Our interest in these pocket horrors is undeniable, but so is our own revulsion.

  The two of them mix uneasily, and the by-product of the mix seems to be guilt. .

  . a guilt which seems not much different from the guilt that used to accompany

  sexual awakening.

  It is not my business to tell you not to feel guilty, any more than it is my

  business to justify my novels or the short stories which follow. But an

  interesting parallel between sex and fear can be observed. As we become capable

  of having sexual relationships, our interest in those relationships awakens; the

  interest, unless perverted some-how, tends naturally towards copulation and the

  continuance of the species. As we become aware unavoidable termination, we

  become aware of the fear-emotion. And I think that, as copulation tends towards

  self-preservation, all fear tends towards a comprehension of the final ending.

  There is an old fable about seven blind men who grabbed seven different parts of

  an elephant. One of them thought he had a snake, one of them thought he had a

  giant palm leaf, one of them thought he was touching a stone pillar. When they

  got together, they decided they had an elephant.

  Fear is the emotion that makes us blind. How many things are we afraid of? We're

  afraid to turn off the lights when our hands are wet. We're afraid to stick a

  knife into the toaster to get the stuck English muffin without unplugging it

  first. We're afraid of what the doctor may tell us when the physical exam is

  over; when the airplane suddenly takes a great unearthly lurch in mid-air. We're

  afraid that the oil may run out, that the good air will run out, the good water,

  the good life. When the daughter promised to be in by eleven and it's now

  quarter past twelve and sleet is spatting against the window like dry sand, we

  sit and pretend to watch Johnny Carson and look occasionally at the mute

  telephone and we feel the emotion that makes us blind, the emotion that makes a

  stealthy ruin of the thinking process.

  The infant is a fearless creature only until the first time the mother isn't

  there to pop the nipple into his mouth when he cries. The toddler quickly

  discovers the blunt and painful truths of the slamming door, the hot burner, the

  fever that goes with the croup or the measles. Children learn fear quickly; they

  pick it up off the mother's or father's face when the parent comes into the

  bathroom and sees them with the bottle of pills or the safety razor.

  Fear makes us blind, and we touch each fear with all the avid curiosity of

  self-interest, trying to make a whole out of a hudred parts, like the blind men

  with their elephant.

  We sense the shape. Children grasp it easily, forget it, and relearn as adults.

  The shape is there, and most of us come to realise what it is sooner or later:

  it is the shape of a body under a sheet. All our fears add up to one great fear,

  all our fears are part of that great fear - an arm, a leg, a finger, an ear.

  We're afraid of the body under the sheet. It's our body. And the great appeal of

  horror fiction through the ages is that it serves as a rehearsal for our own


  The field has never been highly regard
ed; for a long time the only friends that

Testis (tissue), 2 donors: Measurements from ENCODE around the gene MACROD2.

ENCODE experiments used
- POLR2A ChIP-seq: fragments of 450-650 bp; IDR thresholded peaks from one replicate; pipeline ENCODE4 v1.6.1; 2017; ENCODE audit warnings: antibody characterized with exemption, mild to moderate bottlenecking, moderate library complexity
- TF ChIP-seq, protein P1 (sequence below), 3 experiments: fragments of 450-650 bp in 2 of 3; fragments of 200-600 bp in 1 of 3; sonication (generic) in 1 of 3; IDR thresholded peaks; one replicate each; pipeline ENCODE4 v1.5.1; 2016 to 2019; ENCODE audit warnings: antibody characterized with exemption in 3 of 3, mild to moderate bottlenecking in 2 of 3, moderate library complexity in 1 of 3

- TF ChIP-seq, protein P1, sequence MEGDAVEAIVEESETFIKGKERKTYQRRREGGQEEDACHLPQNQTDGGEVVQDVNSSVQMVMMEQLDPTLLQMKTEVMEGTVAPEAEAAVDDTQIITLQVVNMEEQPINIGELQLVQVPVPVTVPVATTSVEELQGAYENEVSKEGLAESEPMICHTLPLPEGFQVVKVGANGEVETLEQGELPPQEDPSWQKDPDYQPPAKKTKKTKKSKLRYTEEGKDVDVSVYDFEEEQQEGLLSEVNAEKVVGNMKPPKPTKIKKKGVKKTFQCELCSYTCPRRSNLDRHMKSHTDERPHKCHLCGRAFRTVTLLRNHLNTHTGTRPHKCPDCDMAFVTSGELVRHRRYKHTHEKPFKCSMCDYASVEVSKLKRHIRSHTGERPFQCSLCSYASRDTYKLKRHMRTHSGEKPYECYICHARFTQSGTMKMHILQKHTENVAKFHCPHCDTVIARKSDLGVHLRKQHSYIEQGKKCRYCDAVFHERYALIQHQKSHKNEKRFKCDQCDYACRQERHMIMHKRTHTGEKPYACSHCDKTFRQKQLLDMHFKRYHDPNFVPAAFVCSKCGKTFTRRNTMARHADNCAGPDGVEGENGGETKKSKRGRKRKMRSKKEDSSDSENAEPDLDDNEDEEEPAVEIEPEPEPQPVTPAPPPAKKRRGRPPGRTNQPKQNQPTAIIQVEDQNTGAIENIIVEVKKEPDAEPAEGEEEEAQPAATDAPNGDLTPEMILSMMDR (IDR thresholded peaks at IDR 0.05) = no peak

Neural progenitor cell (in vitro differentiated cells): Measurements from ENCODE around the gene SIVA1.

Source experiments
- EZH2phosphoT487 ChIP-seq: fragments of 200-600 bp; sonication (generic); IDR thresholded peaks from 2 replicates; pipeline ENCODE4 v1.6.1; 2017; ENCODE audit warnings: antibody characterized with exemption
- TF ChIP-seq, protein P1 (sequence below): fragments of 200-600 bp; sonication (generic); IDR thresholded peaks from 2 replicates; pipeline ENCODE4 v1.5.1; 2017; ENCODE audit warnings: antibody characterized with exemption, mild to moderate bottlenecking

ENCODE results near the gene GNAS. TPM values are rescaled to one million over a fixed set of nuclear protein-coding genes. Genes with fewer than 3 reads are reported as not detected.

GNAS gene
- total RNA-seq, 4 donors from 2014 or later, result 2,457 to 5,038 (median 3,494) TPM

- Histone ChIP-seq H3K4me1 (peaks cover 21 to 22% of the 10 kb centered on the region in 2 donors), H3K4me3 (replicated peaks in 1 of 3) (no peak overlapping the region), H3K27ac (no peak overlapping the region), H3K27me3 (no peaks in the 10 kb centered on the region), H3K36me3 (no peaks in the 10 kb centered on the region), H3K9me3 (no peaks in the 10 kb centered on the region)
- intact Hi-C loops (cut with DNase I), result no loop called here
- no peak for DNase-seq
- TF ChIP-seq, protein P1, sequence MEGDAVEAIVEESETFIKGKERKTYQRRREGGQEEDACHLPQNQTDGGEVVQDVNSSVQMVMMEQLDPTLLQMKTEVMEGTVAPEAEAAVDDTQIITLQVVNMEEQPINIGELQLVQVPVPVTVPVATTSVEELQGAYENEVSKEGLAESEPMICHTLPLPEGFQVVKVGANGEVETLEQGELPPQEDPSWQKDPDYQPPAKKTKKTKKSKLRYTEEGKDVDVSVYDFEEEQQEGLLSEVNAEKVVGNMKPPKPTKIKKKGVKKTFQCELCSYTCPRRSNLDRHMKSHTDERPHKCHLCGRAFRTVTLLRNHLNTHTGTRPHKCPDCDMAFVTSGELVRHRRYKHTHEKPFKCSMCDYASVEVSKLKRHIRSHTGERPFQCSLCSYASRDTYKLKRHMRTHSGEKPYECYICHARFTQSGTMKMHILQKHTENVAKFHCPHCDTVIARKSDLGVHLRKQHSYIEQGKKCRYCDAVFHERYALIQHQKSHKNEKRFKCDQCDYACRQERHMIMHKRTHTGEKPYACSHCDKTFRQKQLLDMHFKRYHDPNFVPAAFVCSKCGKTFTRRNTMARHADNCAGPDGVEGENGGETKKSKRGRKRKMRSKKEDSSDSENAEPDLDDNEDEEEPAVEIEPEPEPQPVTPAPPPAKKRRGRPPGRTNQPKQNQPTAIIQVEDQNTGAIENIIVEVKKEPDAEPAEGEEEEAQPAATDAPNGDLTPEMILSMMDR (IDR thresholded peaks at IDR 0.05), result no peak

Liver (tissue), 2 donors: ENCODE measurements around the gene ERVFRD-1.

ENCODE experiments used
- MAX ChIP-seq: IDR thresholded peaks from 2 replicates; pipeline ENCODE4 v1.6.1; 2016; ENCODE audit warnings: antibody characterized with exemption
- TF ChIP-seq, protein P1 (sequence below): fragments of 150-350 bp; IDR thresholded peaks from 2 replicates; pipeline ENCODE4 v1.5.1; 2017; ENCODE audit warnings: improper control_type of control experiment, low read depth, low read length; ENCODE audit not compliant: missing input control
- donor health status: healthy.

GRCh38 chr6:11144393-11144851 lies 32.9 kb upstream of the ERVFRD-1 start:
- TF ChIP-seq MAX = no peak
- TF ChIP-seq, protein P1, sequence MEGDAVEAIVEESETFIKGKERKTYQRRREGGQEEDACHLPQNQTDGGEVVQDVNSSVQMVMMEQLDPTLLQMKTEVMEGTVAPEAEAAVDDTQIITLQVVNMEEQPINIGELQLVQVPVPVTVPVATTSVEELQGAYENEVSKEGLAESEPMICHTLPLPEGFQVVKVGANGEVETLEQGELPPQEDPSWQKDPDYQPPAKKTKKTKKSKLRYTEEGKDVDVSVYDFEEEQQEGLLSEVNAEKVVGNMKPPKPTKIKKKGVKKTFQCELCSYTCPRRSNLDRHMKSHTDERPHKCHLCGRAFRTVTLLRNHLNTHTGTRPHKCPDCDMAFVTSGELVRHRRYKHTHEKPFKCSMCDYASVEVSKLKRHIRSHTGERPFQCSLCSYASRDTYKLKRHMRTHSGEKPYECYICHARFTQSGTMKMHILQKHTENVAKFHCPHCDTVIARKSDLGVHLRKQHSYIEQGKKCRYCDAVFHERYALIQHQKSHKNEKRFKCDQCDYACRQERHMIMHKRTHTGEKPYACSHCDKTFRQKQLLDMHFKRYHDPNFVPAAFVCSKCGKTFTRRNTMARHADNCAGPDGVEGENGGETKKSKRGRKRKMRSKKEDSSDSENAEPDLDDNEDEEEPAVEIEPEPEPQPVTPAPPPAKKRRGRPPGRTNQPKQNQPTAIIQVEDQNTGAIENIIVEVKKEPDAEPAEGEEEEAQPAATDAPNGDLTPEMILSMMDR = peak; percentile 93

Poe and Lovecraft had were the French, who have somehow come to an arrangement

  with both sex and death, an arrangement that Poe and Love-craft's fellow

  Americans certainly had no patience with. The Americans were busy building

  railroads, and Poe and Lovecraft died broke. Tolkien's Middle-Earth fantasy went

  kicking around for twenty years before it became an aboveground success, and

  Kurt Vonnegut, whose books so often deal with the death-rehearsal idea, has

  faced a steady wind of criticism, much of it mounting to hysterical pitch.

  It may be because the horror writer always brings bad news: you're going to die,

  he says; he's telling you to never mind Oral Roberts and his 'something good is

  going to happen to you', because something bad is also going to happen to you,

  and it may be cancer and it may be a stroke, and it may be a car accident, but

  it's going to happen. And he takes your hand and he enfolds it in his own and he

  takes you into the room and he puts your hands on the shape under the sheet. . .

  and tells you to touch it here. . . here ... and here...

  Of course, the subjects of death and fear are not the horror writer's exclusive

  province. Plenty of so-called 'mainstream' writers have dealt with these themes,

  and in a variety of different ways - from Fyodor Dostoyevsky's Crime and

  Punishment to Edward Albee's Who's Afraid of Virginia Woolf? to Ross MacDonald's

  Lew Archer stories. Fear has always been big. Death has always been big. They

  are two of the human constants. But only the writer of horror and the

  supernatural gives the reader such an opportunity for total identification and

  catharsis. Those working in the gentre with even the faintest understanding of

  what they are doing know that the entire field of horror and the supernatural is

  a kind of filter screen between the conscious and the subconscious; horror

  fiction is like a central subway station in the human psyche between the blue

  line of what we can safely internalize and the red line of what we need to get

  rid of in some way or another.

  When you read horror, you don't really believe what you read. You don't believe

  in vampires, werewolves, trucks that suddenly start up and drive themselves. The

  horrors that we all do believe in are of the sort that Dostoyevsky and Albee and